The heart ‘talks’ to fat cells, Temple scientists discover
Credit: Lewis Katz School of Medicine at Temple University
(Philadelphia, PA) – Like sending a letter through the mail or a text over a cellular network, the heart can generate messages that travel long distances through the body. Those messages ultimately reach fat cells, new research by scientists at the Lewis Katz School of Medicine at Temple University (LKSOM) shows.
“The ability of the heart to communicate directly with fat had been suspected, but our study is the first to provide evidence of crosstalk between heart and fat tissue that is regulated by the enzyme, G protein-coupled receptor kinase 2 (GRK2),” said senior investigator Walter J. Koch, PhD, W.W. Smith Endowed Chair in Cardiovascular Medicine, Professor and Chair of the Department of Pharmacology, and Director of the Center for Translational Medicine at LKSOM.
The findings could have implications for modulating weight gain in patients with heart failure, a condition that arises when the heart can no longer effectively pump blood through the body.
In the breakthrough paper, published online in the journal JCI Insight, Dr. Koch and colleagues show that the heart relies on a cardiac-specific messenger, the signaling enzyme, GRK2, to relay information about metabolism to fat cells.
“GRK2 signaling in the heart effectively regulates fat accumulation in the body,” said Dr. Koch. “Through this pathway, the heart ‘talks’ to fat and alters how fat responds to certain conditions.” In previous work, Dr. Koch’s laboratory showed that GRK2 serves essential roles in both normal heart function and heart failure.
The researchers carried out their investigation in mice with GRK2 activity inhibited in the heart. When fed a high fat diet, GRK2-inhibited mice accumulated significantly more fat than their littermates with normal GRK2 expression. The experiment was repeated in mice with GRK2 overexpressed in the heart, mimicking the increase in GRK2 that occurs in heart failure in humans. When given a high fat diet, these mice gained less body weight compared to their normal littermates.
Using complex metabolomics, a way of investigating metabolites associated with cellular processes, Dr. Koch’s team found that GRK2 signaling specifically altered branched chain amino acid (BCAA) and endocannabinoid metabolism in the heart. GRK2-overexpressing mice on high fat diets had metabolite profiles that were distinct from those of GRK2-inhibited mice and normal animals.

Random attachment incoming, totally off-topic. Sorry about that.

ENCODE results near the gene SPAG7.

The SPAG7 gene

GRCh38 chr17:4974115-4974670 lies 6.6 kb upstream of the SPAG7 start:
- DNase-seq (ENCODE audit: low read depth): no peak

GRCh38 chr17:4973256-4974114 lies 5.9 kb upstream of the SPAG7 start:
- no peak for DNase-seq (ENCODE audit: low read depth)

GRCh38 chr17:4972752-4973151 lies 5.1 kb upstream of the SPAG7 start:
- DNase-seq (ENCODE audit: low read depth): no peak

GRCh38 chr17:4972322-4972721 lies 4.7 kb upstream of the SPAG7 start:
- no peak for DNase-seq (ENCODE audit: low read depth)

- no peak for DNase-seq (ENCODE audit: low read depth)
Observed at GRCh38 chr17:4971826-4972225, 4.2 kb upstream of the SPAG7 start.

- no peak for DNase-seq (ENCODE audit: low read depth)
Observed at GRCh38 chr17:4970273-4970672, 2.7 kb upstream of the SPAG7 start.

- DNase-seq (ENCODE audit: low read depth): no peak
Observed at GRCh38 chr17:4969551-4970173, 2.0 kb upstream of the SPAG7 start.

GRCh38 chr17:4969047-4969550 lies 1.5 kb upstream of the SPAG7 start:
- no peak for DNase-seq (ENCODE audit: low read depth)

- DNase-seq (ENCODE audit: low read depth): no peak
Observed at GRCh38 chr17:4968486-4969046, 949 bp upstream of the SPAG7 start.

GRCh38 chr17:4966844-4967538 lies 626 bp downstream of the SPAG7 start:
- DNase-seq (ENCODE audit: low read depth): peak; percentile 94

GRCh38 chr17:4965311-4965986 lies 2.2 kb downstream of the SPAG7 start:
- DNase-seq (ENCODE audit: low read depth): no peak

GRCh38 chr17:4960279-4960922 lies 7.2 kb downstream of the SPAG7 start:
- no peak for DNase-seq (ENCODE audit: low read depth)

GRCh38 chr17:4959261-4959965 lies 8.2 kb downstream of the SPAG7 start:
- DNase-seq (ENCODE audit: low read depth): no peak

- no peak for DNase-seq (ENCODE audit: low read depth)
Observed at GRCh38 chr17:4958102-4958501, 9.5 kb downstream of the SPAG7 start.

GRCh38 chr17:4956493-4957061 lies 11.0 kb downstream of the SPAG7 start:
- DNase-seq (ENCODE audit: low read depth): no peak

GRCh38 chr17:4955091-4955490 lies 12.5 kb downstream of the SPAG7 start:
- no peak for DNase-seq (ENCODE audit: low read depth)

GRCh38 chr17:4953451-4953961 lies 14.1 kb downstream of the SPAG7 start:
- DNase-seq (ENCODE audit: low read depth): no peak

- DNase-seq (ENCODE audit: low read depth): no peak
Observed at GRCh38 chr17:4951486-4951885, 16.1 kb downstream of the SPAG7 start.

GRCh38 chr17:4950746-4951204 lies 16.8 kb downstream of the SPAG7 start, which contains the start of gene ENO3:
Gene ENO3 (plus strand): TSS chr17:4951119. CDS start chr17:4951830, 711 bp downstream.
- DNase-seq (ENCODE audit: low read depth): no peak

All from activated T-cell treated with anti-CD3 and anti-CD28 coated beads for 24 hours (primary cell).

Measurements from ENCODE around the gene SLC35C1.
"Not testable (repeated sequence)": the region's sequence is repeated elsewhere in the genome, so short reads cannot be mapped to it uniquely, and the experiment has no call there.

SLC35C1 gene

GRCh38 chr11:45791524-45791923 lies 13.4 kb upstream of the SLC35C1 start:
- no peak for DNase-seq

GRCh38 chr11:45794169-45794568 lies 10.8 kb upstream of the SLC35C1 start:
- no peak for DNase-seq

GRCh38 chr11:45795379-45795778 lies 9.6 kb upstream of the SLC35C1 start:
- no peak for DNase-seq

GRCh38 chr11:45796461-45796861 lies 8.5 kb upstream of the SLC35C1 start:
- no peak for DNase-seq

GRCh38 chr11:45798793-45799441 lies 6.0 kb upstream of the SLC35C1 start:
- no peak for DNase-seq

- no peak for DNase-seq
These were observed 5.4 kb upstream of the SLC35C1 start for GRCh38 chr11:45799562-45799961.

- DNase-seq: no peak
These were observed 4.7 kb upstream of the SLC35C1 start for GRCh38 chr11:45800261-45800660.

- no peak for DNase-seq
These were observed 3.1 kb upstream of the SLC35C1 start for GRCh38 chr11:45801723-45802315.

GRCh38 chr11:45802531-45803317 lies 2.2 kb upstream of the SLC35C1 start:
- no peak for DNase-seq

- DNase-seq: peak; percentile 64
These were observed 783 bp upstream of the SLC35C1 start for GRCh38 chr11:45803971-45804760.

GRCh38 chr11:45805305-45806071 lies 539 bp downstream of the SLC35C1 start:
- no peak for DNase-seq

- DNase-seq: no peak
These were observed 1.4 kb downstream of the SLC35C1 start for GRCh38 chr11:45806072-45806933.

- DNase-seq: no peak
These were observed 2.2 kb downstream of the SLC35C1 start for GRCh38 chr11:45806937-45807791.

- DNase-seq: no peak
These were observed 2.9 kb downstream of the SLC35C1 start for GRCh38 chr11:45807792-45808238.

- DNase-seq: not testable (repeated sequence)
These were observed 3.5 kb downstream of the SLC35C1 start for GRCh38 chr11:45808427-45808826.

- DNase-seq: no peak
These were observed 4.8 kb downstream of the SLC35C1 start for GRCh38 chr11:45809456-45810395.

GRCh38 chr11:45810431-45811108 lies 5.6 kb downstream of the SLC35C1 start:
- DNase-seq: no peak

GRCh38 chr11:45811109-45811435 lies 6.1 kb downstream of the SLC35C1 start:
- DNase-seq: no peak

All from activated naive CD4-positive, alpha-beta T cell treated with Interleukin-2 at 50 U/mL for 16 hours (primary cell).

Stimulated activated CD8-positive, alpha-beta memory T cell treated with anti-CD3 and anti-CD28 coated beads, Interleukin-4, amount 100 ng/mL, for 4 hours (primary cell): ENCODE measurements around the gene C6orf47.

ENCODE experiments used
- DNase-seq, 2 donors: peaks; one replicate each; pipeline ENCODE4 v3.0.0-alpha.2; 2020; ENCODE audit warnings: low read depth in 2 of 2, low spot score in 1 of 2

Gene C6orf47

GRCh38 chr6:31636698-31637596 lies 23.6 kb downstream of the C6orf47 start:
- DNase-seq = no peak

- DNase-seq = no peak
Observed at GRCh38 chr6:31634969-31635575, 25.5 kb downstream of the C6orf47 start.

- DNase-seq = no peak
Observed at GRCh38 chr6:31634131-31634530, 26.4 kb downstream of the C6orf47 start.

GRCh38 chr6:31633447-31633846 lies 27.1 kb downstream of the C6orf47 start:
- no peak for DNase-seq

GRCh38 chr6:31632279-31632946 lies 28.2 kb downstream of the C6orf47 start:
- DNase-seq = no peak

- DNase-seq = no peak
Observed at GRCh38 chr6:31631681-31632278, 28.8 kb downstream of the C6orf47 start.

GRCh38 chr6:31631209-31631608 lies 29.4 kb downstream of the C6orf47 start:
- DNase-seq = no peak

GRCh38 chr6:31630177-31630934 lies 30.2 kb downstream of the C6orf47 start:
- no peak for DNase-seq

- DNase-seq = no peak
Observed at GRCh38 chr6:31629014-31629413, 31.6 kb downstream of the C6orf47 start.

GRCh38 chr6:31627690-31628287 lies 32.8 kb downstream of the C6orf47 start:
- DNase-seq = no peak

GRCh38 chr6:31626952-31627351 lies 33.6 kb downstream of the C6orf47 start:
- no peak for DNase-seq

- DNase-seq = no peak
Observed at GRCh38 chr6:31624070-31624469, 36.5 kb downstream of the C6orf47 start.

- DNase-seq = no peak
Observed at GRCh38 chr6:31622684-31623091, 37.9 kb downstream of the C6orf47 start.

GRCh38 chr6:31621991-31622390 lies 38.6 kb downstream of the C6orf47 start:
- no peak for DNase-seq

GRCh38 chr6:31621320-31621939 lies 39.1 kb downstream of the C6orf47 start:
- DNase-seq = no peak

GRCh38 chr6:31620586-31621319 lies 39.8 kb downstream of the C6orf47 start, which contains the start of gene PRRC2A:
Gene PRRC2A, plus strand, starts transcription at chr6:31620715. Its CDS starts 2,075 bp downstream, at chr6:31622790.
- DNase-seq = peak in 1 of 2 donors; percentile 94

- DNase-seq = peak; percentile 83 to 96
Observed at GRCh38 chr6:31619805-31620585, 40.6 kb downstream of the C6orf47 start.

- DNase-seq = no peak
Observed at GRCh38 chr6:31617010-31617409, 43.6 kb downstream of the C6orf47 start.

“We also took the work a step further and identified one BCAA metabolite that enhanced fat cell differentiation in vitro,” Dr. Koch said. His team plans next to look for other metabolites and protein factors that are involved in crosstalk between the heart and fat tissue.
The new study was made possible thanks to a prestigious $1 million Merit Award from the American Heart Association given to Dr. Koch in 2018 to investigate molecular signaling by the heart. “The Merit Award provided the funding we needed to explore the possibility that the heart acts as an endocrine organ, secreting substances that regulate distant tissues and organs,” he said.
Other researchers contributing to the study include: Benjamin P. Woodall, Kenneth S. Gresham, Meryl A. Woodall, Mesele-Christina Valenti, Alessandro Cannavo, Jessica Pfleger, J. Kurt Chuprun, and Konstantinos Drosatos, Center for Translational Medicine and Department of Pharmacology, LKSOM.
The research was supported in part by National Institutes of Health grants R37HL061690, P01 HL075443, and P01 HL134608 and by American Heart Association Merit Award 18MERIT33900036.
About Temple Health
Temple University Health System (TUHS) is a $2.1 billion academic health system dedicated to providing access to quality patient care and supporting excellence in medical education and research. The Health System consists of Temple University Hospital (TUH), ranked among the “Best Hospitals” in the region by U.S. News & World Report; TUH-Episcopal Campus; TUH-Northeastern Campus; Fox Chase Cancer Center, an NCI-designated comprehensive cancer center; Jeanes Hospital, a community-based hospital offering medical, surgical and emergency services; Temple Transport Team, a ground and air-ambulance company; and Temple Physicians, Inc., a network of community-based specialty and primary-care physician practices. TUHS is affiliated with the Lewis Katz School of Medicine at Temple University, and Temple University Physicians, which is Temple Health’s physician practice plan comprised of more than 500 full-time and part-time academic physicians in 20 clinical departments.
The Lewis Katz School of Medicine (LKSOM), established in 1901, is one of the nation’s leading medical schools. Each year, the School of Medicine educates more than 800 medical students and approximately 240 graduate students. Based on its level of funding from the National Institutes of Health, the Katz School of Medicine is the second-highest ranked medical school in Philadelphia and the third-highest in the Commonwealth of Pennsylvania. According to U.S. News & World Report, LKSOM is among the top 10 most applied-to medical schools in the nation.
Temple Health refers to the health, education and research activities carried out by the affiliates of Temple University Health System (TUHS) and by the Katz School of Medicine. TUHS neither provides nor controls the provision of health care. All health care is provided by its member organizations or independent health care providers affiliated with TUHS member organizations. Each TUHS member organization is owned and operated pursuant to its governing documents.
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